Op-Ed

Norquist group calls for defeat of Ky. House’s ‘regressive’ taxes on opioids, cigarettes

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For the first time in decades, Congress recently delivered significant tax relief for families, small businesses and job creators. Utility bills are falling, take-home pay is up, unemployment is down, millions are receiving bonuses, and the economy is doing well. But special spending interests are now pushing for regressive tax hikes in Kentucky, an effort that should be squashed.

Two major tax increases are being considered in Frankfort. The first is a 25 cents per milligram tax on legal prescription opioids, which recently passed the House. No other state in the nation has imposed such a tax, including California or New York. Taxing opioids is not an addiction mitigation strategy. It is a shameless cash grab that seeks to exploit tragedy for government gain.

This $70 million per year tax wouldn’t even be spent on drug treatment programs; it would be used to compensate for the state’s failure to address rising pension costs and for higher education spending. Not a single addict or struggling Kentuckian would be helped with this tax on people who are most in need of prescribed medicines.

Another reason the proposed opioid tax is a foolish idea is that by imposing such a tax, the government would essentially be taxing itself. That’s because a third of the cost of Kentucky’s Medicaid program is covered by the state. Since the state Medicaid program purchases a large quantity of prescription drugs, a portion of an opioid tax hike’s price tag would be borne by all Kentucky taxpayers in the form of higher Medicaid costs.

The second misguided tax hike under consideration is an 83 percent increase in the state cigarette tax. Cigarette tax hikes are often sold as a way to raise significant tax revenue from disfavored people — smokers. Like a tax on prescription medicines, however, these taxes are regressive and fall disproportionately on the backs of low-income consumers.

Proponents argue that this money could go toward education spending. Making education funding more reliant on people smoking, however, is reckless because a tax hike on cigarettes won’t necessarily lead to more revenue in the long run. Cigarettes sales in Kentucky are already a declining source of revenue. In fact, while revenues initially jumped after the last cigarette tax hike in 2009, they have significantly decreased since 2011.

Tax hikes exacerbate the decline in tax collections long term because they cause cigarette smuggling and cross-border sales into Virginia, where the rate is only 30 cents per pack, or Tennessee, Indiana, and Missouri, all of which have lower taxes than the proposed $1.10 per pack rate for Kentucky.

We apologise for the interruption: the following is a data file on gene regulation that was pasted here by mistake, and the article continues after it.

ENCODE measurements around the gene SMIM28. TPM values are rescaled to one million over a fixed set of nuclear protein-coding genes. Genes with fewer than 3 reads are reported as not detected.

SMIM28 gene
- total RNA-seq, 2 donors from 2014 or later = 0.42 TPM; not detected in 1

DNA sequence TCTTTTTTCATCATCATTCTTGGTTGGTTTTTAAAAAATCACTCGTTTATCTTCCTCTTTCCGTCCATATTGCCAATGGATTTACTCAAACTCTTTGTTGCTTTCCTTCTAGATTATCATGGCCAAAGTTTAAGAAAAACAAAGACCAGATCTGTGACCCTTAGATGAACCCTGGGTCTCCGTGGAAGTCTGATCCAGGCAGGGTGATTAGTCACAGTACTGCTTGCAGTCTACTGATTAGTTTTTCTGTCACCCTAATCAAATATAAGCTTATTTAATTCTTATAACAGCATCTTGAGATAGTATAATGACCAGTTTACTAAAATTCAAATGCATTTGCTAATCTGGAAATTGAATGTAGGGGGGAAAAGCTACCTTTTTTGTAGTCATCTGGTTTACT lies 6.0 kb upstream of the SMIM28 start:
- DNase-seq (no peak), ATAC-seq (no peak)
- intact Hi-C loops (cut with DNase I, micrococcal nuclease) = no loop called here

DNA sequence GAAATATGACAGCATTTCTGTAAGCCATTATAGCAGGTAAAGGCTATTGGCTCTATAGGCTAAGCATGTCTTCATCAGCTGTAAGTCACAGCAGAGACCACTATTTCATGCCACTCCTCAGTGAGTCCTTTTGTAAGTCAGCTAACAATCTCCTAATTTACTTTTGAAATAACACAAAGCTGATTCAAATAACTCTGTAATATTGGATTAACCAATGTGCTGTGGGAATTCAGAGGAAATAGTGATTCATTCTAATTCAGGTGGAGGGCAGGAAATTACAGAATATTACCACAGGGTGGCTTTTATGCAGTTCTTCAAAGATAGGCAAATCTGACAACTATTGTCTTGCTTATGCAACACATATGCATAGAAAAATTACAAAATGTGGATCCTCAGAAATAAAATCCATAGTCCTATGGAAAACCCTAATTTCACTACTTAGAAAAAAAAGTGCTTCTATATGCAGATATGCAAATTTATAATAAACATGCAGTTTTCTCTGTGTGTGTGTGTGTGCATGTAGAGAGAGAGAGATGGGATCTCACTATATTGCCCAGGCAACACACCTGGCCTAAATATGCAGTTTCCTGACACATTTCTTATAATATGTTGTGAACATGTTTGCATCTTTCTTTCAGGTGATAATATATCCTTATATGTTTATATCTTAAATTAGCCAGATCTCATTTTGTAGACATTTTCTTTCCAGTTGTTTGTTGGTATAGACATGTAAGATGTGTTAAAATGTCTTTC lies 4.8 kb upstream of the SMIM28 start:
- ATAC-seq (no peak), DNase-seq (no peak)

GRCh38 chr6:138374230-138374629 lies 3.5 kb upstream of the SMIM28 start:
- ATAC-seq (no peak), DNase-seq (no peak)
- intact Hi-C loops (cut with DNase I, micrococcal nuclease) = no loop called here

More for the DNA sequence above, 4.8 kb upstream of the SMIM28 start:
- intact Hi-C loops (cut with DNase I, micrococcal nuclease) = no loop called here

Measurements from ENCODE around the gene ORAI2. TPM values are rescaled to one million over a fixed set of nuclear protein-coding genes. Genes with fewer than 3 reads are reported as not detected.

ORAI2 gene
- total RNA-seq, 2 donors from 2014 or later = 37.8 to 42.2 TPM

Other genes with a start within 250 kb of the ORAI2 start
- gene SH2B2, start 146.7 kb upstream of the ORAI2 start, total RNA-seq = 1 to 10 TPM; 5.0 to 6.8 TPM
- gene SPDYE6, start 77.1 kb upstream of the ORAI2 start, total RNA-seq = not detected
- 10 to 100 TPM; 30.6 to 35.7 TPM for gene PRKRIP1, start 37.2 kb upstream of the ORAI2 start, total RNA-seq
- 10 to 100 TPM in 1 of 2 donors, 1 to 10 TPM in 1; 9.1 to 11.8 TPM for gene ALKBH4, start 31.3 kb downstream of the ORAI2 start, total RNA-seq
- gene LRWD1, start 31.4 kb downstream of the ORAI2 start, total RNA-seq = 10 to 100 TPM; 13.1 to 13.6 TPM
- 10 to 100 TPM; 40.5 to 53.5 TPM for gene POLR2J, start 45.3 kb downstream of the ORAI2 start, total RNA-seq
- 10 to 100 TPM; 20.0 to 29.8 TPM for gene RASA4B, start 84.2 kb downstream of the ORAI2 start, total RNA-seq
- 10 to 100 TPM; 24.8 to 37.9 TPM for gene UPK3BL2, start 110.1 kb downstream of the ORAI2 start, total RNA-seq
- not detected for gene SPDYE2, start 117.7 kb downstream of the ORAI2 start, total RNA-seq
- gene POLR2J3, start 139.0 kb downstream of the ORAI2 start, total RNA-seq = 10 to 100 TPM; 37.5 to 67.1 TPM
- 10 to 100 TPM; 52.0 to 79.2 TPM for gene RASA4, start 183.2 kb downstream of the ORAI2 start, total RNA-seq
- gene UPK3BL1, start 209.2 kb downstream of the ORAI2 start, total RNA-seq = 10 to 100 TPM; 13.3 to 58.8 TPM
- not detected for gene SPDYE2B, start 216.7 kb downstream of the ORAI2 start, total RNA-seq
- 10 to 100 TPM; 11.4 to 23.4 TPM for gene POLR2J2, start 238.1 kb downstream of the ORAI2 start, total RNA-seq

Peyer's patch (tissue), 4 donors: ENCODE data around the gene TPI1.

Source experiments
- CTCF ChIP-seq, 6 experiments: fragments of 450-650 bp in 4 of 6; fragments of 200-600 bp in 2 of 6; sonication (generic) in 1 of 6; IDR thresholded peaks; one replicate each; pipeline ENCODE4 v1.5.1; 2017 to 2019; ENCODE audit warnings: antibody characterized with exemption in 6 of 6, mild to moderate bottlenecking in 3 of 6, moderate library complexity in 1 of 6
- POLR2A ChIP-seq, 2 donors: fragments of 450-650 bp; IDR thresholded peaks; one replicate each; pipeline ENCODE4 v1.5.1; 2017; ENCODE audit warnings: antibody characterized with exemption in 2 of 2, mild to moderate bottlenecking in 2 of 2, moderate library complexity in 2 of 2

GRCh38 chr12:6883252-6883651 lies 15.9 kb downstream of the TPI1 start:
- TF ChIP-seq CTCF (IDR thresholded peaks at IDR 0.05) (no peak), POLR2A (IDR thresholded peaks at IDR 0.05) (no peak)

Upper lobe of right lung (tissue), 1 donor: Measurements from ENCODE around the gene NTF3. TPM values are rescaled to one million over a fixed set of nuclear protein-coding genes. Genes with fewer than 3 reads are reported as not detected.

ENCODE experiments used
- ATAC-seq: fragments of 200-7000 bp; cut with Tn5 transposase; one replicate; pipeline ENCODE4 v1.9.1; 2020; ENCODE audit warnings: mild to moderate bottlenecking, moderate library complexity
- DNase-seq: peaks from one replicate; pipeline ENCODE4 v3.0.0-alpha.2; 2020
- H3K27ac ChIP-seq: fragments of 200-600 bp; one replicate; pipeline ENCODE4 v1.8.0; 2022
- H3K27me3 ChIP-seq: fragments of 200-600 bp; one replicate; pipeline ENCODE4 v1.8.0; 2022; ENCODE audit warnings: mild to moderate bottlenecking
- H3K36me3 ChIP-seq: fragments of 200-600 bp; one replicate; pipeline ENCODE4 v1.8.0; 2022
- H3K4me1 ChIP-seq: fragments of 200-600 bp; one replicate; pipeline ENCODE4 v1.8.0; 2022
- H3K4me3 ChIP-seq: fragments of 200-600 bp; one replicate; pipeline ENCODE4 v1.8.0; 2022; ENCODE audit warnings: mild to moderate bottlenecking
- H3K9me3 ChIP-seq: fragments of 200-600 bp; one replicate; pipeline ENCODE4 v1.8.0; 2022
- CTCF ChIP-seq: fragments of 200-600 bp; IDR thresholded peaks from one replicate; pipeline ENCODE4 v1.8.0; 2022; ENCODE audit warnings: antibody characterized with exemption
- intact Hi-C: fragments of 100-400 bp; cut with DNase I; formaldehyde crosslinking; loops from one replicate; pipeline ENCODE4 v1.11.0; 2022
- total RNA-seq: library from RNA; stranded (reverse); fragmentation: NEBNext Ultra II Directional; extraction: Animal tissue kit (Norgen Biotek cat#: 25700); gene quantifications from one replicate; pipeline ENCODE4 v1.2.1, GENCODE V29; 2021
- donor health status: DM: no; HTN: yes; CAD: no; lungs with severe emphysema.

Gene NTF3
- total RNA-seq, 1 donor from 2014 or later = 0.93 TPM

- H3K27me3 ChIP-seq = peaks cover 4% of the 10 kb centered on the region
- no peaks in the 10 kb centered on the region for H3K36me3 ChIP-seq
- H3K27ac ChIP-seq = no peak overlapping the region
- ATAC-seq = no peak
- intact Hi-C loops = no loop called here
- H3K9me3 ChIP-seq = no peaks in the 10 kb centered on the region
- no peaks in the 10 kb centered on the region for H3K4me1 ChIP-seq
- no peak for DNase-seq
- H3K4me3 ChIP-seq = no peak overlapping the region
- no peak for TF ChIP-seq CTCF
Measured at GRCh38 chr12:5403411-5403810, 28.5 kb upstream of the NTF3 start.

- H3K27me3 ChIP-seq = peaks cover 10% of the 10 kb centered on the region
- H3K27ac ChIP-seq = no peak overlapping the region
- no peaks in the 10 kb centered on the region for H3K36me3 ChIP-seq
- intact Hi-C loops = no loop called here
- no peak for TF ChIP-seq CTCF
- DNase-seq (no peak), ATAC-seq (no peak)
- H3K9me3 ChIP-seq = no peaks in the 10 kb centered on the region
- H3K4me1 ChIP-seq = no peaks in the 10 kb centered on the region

Passage of a cigarette tax hike has been a top priority for organizations like the Foundation for a Healthy Kentucky, which has spent $100,000 this year pushing for a tax hike on cigarettes — more money on lobbying than any other organization in the state. The organization’s leader, former Congressman Ben Chandler has an interesting history on tobacco. He received at least $20,000 from Big Tobacco companies during his last two terms in Congress, according to Open Secrets. He has a record of flip-flopping, having signed and then violated the Taxpayer Protection Pledge to Kentucky voters to oppose tax hikes while in office.

Where the Foundation would better focus its public health efforts would be in supporting smoking cessation products that stand to save more lives than tax hikes ever could. Unfortunately, Chandler has attacked electronic cigarettes, which are tobacco-free and significantly less harmful than cigarettes according to the current commissioner of the Food and Drug Administration and countless other international health groups.

Imposing the first in the nation tax on legal prescription opioids and a significant increase in the state cigarette tax are two regressive tax hikes that add up to more than $250 million in higher costs on Kentucky consumers per year. The Senate and Gov. Matt Bevin should reject this approach to balancing the budget and focus on structural budget and genuine tax reforms instead.

Paul Blair is the Strategic Initiatives Director at Americans for Tax Reform, the organization founded by Grover Norquist. He can be reached by email at pblair@atr.org or on Twitter @gopaulblair.

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